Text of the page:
Michael John LaChiusa's "Marie Christine" is a triumphant contradiction. It's a stark, severe but successful musical.
It often seems that optimism is as essential to musicals as song and dance. Even shows like "Ragtime" and "Les Miserables" that deal in misery tend to finish on a happy, or at least consoling, note. But audiences can live without happy endings. "Miss Saigon," for example, has not been held back by its tragic desolation.
It may be no accident that "Marie Christine" tells essentially the same story as "Miss Saigon." A woman of color falls for a charming white man and is doomed by his ultimate return to his own tribe. But LaChiusa pushes even further into this tragic territory.
"Marie Christine" has been widely advertised as a version of the Greek tragedy "Medea," so we know in advance that it will end with the scorned woman killing both her lover's new wife and her own children.
Yet "Marie Christine" owes its power precisely to LaChiusa's brilliant reworking of the "Medea" myth. He manages at once to make it fresh and to retain its gut-wrenching compulsion.
His Medea is a Creole woman in New Orleans a century ago, and her arrogant lover is a young sea captain with political ambitions in his native Chicago.
Her voodoo charms are the perfect equivalent of Medea's sorcery. His involvement with a corrupt ward boss gives us a convincing vision of a world in which this exotic woman must be sacrificed.
To tell such a story in music, LaChiusa draws in part on the familiar rhythms of blues, jazz and ragtime. But the musical framework is, quite rightly, constructed from the harsher, more-discordant, sounds of contemporary opera. So there are no stirring anthems or dazzling production numbers.
But there is a fiercely uncompromising fusion of story and song. Everything about Graciela Daniele's fluid, elegant production is in harmony with this basic intention. Her choreography moves the cast with a stately formality appropriate to the ritual enactment of a tragic fate.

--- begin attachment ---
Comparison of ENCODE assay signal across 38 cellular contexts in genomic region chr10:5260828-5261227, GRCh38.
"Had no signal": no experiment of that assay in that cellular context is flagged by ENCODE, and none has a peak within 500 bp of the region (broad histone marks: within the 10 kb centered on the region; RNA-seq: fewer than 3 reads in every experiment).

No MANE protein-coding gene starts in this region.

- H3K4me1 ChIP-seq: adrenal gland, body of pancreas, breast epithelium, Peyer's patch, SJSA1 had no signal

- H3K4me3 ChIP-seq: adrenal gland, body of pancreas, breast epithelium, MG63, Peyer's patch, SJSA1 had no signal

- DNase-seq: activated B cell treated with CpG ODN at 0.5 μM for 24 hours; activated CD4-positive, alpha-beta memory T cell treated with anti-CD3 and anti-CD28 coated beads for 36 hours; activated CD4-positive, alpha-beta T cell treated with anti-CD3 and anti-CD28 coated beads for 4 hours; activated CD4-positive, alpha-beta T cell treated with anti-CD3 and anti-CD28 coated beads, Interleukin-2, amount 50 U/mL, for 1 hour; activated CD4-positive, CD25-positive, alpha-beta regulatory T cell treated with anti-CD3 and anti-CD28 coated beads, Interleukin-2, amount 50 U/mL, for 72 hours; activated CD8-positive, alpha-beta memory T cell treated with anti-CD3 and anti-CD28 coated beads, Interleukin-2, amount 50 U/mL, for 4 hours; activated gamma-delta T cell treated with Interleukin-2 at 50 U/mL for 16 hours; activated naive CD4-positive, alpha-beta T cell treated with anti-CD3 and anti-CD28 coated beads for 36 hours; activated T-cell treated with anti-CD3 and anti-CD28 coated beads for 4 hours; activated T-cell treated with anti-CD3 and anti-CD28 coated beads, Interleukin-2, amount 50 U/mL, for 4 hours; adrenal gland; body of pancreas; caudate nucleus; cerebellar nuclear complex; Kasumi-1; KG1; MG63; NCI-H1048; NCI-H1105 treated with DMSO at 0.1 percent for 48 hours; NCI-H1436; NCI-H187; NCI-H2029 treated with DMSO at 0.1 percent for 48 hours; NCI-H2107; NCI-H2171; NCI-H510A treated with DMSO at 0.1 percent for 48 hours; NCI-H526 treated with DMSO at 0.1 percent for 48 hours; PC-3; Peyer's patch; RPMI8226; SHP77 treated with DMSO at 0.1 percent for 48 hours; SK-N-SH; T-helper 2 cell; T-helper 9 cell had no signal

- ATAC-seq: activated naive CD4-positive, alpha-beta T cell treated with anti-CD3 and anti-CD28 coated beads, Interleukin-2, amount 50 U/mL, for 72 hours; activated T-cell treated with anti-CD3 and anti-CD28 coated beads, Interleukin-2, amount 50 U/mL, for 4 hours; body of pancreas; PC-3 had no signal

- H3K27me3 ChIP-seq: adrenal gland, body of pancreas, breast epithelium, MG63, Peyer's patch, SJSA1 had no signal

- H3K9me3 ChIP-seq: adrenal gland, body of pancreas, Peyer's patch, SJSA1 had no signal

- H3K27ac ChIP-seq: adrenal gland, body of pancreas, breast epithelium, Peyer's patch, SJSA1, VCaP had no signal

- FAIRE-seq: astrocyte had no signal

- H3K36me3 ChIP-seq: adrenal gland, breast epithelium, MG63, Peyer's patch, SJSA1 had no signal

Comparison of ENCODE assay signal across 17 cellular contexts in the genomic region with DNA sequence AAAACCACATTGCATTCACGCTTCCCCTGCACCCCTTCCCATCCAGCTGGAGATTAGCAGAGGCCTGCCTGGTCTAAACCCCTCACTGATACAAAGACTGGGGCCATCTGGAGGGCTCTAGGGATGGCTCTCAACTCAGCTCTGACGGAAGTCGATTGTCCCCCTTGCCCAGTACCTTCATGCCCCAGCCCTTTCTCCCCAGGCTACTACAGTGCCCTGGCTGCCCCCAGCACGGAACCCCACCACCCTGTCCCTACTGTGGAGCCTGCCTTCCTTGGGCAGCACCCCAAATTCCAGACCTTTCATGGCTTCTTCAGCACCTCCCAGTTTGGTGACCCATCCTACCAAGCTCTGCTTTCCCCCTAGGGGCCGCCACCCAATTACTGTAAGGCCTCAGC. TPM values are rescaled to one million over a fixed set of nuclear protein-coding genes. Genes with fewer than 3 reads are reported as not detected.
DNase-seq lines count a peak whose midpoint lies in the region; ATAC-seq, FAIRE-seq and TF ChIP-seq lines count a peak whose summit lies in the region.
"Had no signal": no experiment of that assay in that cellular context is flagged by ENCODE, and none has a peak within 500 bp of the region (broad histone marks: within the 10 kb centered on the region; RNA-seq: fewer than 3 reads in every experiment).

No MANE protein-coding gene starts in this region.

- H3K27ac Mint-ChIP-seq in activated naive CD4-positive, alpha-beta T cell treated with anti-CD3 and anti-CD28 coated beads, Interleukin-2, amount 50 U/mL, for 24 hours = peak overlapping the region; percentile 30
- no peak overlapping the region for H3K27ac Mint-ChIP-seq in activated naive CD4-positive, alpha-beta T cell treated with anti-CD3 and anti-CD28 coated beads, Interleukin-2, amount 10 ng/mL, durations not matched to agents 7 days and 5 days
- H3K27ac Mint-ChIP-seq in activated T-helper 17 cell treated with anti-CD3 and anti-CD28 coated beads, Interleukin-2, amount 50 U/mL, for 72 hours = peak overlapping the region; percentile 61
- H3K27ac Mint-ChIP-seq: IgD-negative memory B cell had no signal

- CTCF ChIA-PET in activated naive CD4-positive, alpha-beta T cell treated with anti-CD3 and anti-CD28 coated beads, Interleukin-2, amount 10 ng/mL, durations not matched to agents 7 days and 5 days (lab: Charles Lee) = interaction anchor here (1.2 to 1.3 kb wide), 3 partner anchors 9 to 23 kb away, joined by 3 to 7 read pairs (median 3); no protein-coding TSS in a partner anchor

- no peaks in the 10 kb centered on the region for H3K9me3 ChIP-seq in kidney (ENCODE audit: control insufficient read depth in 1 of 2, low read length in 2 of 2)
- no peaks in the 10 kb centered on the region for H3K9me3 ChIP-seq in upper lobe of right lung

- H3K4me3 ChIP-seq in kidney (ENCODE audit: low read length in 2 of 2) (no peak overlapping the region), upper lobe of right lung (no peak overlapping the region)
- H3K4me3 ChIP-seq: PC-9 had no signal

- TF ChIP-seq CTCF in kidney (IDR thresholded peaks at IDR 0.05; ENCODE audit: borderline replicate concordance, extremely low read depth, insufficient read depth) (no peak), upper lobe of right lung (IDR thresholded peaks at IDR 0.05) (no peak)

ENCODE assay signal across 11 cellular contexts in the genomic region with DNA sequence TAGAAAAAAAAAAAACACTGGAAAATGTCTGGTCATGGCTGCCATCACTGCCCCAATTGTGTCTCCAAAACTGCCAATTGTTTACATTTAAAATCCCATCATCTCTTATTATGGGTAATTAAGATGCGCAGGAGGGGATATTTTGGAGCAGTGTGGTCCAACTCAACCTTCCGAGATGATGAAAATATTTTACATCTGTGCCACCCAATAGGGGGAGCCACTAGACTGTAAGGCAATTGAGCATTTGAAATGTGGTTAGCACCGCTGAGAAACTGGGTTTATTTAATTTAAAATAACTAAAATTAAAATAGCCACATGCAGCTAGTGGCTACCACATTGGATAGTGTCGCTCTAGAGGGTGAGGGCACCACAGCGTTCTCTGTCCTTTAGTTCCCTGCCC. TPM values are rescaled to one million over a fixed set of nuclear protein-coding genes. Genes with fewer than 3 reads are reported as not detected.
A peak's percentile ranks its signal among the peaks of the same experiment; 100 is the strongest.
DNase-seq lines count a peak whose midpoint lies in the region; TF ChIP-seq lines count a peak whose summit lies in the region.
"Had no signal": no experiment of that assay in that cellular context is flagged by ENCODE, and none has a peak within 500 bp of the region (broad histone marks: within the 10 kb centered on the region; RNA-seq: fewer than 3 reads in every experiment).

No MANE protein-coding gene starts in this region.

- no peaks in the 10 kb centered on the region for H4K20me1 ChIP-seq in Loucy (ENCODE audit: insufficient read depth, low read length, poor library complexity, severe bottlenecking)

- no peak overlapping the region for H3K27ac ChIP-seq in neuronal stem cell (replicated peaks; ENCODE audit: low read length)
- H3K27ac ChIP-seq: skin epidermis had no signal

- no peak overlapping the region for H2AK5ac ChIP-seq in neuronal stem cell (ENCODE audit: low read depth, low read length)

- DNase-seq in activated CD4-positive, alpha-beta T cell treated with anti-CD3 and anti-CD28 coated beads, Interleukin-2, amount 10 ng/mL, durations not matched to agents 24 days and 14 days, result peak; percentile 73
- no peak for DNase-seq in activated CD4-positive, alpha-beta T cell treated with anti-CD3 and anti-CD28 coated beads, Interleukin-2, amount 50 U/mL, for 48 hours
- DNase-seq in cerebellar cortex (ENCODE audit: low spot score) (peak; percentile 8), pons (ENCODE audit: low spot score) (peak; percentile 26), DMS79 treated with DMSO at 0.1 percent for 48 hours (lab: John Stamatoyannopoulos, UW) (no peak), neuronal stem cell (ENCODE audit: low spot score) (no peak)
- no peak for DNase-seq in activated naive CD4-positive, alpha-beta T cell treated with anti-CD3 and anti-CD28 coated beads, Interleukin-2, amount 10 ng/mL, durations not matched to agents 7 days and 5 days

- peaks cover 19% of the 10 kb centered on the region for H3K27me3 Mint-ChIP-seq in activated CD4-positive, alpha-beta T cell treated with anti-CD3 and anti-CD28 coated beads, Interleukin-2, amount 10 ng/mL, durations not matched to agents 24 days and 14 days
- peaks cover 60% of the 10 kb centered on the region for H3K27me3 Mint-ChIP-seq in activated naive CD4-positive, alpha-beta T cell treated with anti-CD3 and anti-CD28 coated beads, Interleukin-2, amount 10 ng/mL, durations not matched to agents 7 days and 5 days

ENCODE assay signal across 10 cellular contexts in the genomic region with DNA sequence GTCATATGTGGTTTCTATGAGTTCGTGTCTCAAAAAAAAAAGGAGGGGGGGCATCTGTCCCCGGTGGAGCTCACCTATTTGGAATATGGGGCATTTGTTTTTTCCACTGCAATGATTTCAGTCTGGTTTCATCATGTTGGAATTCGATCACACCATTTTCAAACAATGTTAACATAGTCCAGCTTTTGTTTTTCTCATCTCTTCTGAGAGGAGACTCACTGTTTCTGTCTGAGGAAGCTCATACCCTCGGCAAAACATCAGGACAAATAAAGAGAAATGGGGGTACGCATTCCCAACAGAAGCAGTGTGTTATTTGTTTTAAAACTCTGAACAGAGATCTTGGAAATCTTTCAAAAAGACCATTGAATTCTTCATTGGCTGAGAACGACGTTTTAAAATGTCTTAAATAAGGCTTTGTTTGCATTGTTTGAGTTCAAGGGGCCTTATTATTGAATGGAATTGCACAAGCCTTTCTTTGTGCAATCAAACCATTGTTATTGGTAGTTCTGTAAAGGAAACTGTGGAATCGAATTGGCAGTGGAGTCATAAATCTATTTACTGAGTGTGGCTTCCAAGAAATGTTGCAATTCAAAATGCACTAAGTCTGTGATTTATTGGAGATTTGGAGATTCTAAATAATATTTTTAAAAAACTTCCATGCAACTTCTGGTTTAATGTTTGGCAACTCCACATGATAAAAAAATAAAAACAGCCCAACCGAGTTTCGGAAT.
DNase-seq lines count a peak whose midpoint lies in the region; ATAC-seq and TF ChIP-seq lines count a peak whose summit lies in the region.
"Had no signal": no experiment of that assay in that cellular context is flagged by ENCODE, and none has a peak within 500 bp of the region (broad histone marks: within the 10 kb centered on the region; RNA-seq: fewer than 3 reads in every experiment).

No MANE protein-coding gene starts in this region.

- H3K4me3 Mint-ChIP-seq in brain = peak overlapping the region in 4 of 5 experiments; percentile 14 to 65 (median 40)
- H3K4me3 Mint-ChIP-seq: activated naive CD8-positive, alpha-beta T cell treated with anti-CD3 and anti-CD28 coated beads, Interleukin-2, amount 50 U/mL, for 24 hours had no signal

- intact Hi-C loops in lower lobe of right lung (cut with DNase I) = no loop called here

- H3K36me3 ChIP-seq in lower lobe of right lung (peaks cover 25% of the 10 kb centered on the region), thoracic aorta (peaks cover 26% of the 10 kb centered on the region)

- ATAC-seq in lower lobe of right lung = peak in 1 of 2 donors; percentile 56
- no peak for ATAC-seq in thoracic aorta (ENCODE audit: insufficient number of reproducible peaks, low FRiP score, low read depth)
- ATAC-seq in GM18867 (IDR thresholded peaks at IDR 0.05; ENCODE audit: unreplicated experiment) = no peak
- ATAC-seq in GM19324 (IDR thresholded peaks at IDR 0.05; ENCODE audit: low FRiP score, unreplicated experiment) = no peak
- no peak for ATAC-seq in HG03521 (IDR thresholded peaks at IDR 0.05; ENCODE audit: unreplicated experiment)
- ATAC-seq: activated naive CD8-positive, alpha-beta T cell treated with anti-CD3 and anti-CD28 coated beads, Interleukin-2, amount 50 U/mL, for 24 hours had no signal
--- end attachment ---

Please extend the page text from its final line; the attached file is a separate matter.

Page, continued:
In the main roles, Audra McDonald and Anthony Crivello project their characters onto a screen of timeless myth. Mcdoanld’s voice wraps itself around the angular notes of LaChiusa’s score with such mastery that her songs seem as direct and natural as speech. Yet, even when she Christine' is expressing the most passionate emotions, she remains regal.
That means Crivello has to create a personality powerful enough to captivate this haughty queen. He does.
Christopher Barreca's sets, Toni Leslie-James' costumes and Jules Fisher and Peggy Eisenhaur's lighting have a spare, abstract quality that gives the story a mythic dignity.
The one problem is that the book doesn't fully allow us to see McDonald moving from unhappy lover to implacable avenger, so the savage finale doesn't quite have the intensity it needs.
By then, though, LaChiusa's unblinking vision is so compellingly clear that it will not easily be dislodged from the mind.
The worst aspect of Michael John LaChiusa's new musical, "Marie Christine," at Lincoln Center's Vivian Beaumont Theater, is Michael Jolm LaChiusa's new music.
For one thing, much of it sounds like rather old music, and for another, much more of it appears stranded in that contemporary no-man's-land that divides opera from the Broadway musical.
It sounds, as they say in England, neither fish, fowl nor good red herring.
These days, it can't be easy to find a suitable theme for a "serious" Broadway musical. LaChiusa's choice of the "Medea" story is shrewd, its transposition into the Creole world of post-bellum New Orleans cunning. Yet even the libretto – or book or whatever you want to call it -- provides its own difficulties.
For one thing, the "Medea" aspect of the story doesn't get going until the second act. Also, the story doesn't quite hang together.
Marie Christine, the voodoo-practicing Creole, meets her white, seafaring Jason in New Orleans and later runs off with him to Chicago, where she bears him children. Before leaving, however, and just in time for the first -act curtain, she stabs her brother to death.